x Abu Dhabi, UAETuesday 20 February 2018

How US may be facing wider conflict with pro-government forces in Syria

A US fighter jet lands on the USS George H W Bush aircraft carrier in the Mediterranean Sea after a bombing mission against ISIL in Iraq and Syria. Bram Janssen / AP Photo / June 22, 2017
A US fighter jet lands on the USS George H W Bush aircraft carrier in the Mediterranean Sea after a bombing mission against ISIL in Iraq and Syria. Bram Janssen / AP Photo / June 22, 2017

BEIRUT // The United States never signed up for a war with the Syrian government or its allies.

When Washington intervened in Syria in 2014, the mission was simple: to confront, degrade and destroy ISIL while avoiding the politics of a complicated civil war.

Even when the US bombed a Syrian air base in April, it was a one-off, punitive strike aimed at punishing Damascus for a sarin attack – not the opening salvo of a wider conflict.

Over the past month, however, there has been a dramatic escalation threatening to complicate Washington’s mission in Syria.

The US has engaged with pro-government forces and aircraft in Syria on four separate occasions, bombing pro-regime convoys, shooting down Iranian-made drones, and downing a Syrian fighter jet.

Without a clearly defined Syria policy, the US has unexpectedly stumbled into the tangled web of the war and now faces a potentially wider conflict with pro-government forces in eastern Syria.

Escalation is being pushed along not only by Iran-backed pro-government forces – who are eager to harass, and perhaps even fight, US troops – but also by officials in president Donald Trump’s administration moving for the US to help block an “Iranian corridor” stretching across Iraq and Syria.

The Trump administration “inherited from its predecessor a non-existent strategy, basically a set of tactics aimed at eliminating ISIS with not much thought being given to what’s next”, said Frederic Hof, the director of the Atlantic Council’s Rafik Hariri Centre for the Middle East, who previously served as former US president Barack Obama’s special adviser for transition in Syria.

“That’s kind of the backdrop that puts the Trump administration in a tough position where escalation is quite likely as the Assad regime and its Iranian supporters try to establish themselves in areas either vacated by or liberated from ISIS.”

Much of the latest tension revolves around Tanf, a town on the Syria-Iraq border near where both countries meet Jordan. Washington established a base there a year ago, deploying troops to aid US-trained rebel forces there. While far from the main hub of US activity in northeastern Syria and the front line at Raqqa, the forces at Tanf remain part of the mission against ISIL.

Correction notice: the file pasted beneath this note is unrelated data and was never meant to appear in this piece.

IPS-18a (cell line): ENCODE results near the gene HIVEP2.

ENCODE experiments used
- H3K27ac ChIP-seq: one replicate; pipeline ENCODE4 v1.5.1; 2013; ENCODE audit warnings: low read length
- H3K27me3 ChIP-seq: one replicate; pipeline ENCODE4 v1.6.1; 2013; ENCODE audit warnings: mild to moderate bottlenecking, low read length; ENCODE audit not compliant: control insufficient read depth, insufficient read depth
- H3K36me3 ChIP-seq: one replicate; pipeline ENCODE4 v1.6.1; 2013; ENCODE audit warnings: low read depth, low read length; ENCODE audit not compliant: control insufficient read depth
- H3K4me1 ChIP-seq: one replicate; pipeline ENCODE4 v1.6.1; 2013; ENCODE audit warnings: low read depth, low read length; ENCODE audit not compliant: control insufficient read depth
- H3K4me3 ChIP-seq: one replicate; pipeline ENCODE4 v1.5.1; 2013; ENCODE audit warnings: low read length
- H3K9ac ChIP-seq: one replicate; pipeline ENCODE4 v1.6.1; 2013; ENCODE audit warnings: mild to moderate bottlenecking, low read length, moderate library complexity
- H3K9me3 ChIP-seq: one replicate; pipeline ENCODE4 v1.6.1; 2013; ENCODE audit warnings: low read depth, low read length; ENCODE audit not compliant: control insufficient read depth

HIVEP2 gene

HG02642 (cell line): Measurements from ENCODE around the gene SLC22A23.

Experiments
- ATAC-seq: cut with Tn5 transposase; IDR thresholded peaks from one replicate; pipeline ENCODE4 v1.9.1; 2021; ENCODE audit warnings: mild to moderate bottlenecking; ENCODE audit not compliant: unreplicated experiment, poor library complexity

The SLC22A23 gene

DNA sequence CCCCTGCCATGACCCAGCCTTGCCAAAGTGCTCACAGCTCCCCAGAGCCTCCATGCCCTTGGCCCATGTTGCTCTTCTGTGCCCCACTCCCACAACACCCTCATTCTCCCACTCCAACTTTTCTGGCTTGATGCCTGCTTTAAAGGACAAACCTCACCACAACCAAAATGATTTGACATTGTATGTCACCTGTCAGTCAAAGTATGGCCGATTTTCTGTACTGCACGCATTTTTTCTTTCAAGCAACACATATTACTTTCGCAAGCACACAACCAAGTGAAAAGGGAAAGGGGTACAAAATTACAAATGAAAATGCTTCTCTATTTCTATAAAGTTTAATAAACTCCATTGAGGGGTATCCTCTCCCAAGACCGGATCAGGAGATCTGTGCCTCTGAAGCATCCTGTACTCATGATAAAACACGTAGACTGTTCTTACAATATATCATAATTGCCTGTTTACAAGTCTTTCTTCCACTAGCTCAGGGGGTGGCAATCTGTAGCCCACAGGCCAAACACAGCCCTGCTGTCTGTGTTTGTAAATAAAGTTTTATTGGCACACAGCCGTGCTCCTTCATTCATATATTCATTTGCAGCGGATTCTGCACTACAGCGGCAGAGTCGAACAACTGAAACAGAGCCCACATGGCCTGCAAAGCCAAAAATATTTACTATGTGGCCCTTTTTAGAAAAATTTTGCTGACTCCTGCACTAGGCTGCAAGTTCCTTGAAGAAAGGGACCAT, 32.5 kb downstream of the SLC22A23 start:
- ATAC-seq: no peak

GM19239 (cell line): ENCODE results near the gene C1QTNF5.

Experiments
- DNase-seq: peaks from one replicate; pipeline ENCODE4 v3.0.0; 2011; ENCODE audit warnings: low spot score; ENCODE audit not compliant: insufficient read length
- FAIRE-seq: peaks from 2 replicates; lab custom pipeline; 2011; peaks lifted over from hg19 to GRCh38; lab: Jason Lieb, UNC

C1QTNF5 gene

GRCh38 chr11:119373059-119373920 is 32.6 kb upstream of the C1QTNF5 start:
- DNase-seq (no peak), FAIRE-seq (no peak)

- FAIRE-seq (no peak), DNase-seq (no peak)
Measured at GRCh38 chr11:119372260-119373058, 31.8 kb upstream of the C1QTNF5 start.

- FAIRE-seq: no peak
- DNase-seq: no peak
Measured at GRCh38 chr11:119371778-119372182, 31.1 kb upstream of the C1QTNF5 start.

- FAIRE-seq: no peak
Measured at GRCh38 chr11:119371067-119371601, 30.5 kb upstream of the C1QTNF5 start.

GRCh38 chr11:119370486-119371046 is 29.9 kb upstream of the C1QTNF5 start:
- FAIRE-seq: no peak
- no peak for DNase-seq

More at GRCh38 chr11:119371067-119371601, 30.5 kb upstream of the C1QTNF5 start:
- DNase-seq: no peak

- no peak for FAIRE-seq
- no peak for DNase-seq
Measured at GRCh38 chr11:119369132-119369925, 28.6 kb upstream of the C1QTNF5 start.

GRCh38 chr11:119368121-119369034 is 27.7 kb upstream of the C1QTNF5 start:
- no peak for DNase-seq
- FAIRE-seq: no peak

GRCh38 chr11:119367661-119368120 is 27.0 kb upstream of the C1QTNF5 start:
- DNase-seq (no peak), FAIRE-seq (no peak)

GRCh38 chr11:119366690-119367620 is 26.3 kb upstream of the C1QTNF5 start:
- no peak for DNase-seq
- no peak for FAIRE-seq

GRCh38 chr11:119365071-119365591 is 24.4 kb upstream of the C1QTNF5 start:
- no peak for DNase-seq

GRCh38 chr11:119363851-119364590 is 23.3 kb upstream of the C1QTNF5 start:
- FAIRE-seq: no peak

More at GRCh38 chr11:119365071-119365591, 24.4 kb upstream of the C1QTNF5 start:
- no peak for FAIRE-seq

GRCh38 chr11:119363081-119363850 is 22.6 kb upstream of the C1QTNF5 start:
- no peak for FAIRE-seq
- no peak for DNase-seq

But Tanf is also prime real estate for the Assad regime and its allies, lying along a potential land corridor that would link Iran with the Mediterranean, passing through Iraq and Syria via territory under the control of Tehran’s closest friends and proxies.

While US forces at Tanf are still tasked with fighting ISIL, there are signs that some in Mr Trump’s administration are encouraging Washington to use this area to block the Iranian corridor – and make good on the administration’s promises about confronting Iran.

Pro-government forces have come close to Tanf and the US has accused them of acting hostile to the base by moving troops and armed drones in its vicinity, triggering US retaliation.

Meanwhile, pro-government troops have also moved more aggressively against the US-backed Syrian Democratic Forces in northeastern Syria, despite previously avoiding conflict with the Kurdish-led alliance. On Sunday last week, Washington said Syrian jets had dropped bombs near SDF positions, prompting a US F/A-18E Super Hornet to then shoot down a Syrian government jet. Russia, an Assad ally, responded by threatening to treat US aircraft operating west of the Euphrates river as targets.

The latest developments are frustrating US efforts in Syria.

“It looks like the [Syrian] regime wanted to tie the hands of the coalition or kind of frustrate coalition efforts. And it’s apparently succeeded,” said Sam Heller, a fellow focusing on Syria at The Century Foundation, a New York-based think tank. “I haven’t heard about any intention to surrender and abandon Tanf, but it looks now like it is no longer useful as a staging ground for some hypothetical advance on Deir Ezzor.”

While conflict so far has been with pro-government forces in Syria, there is also a risk that an escalation may have ramifications in Iraq, where Iran-backed Shiite militias operate in proximity to US troops.

Over the course of his short tenure, Mr Trump and his administration went from talking about potentially partnering with Damascus and Moscow against ISIL, to appearing absolutely disinterested in the civil war, to bombing Syrian government targets.

While pro-government fighters in Syria have been lost to US strikes, Washington has not responded with disproportionate force and has sought to de-escalate the conflict by reiterating they are not looking for a fight with the Syrian government, allied militias or Russia. Despite this, provocations from pro-government forces in Syria are unlikely to halt. Moscow’s threats against US aircraft may have been bluster, but there is little reason for other pro-regime forces to stop provoking US troops.

Using drones is a “pretty easy, low-cost way for Iran to harass US and coalition forces indefinitely – basically forever”, said Mr Heller. “I don’t think that those sort of small provocations are likely to end.”

jwood@thenational.ae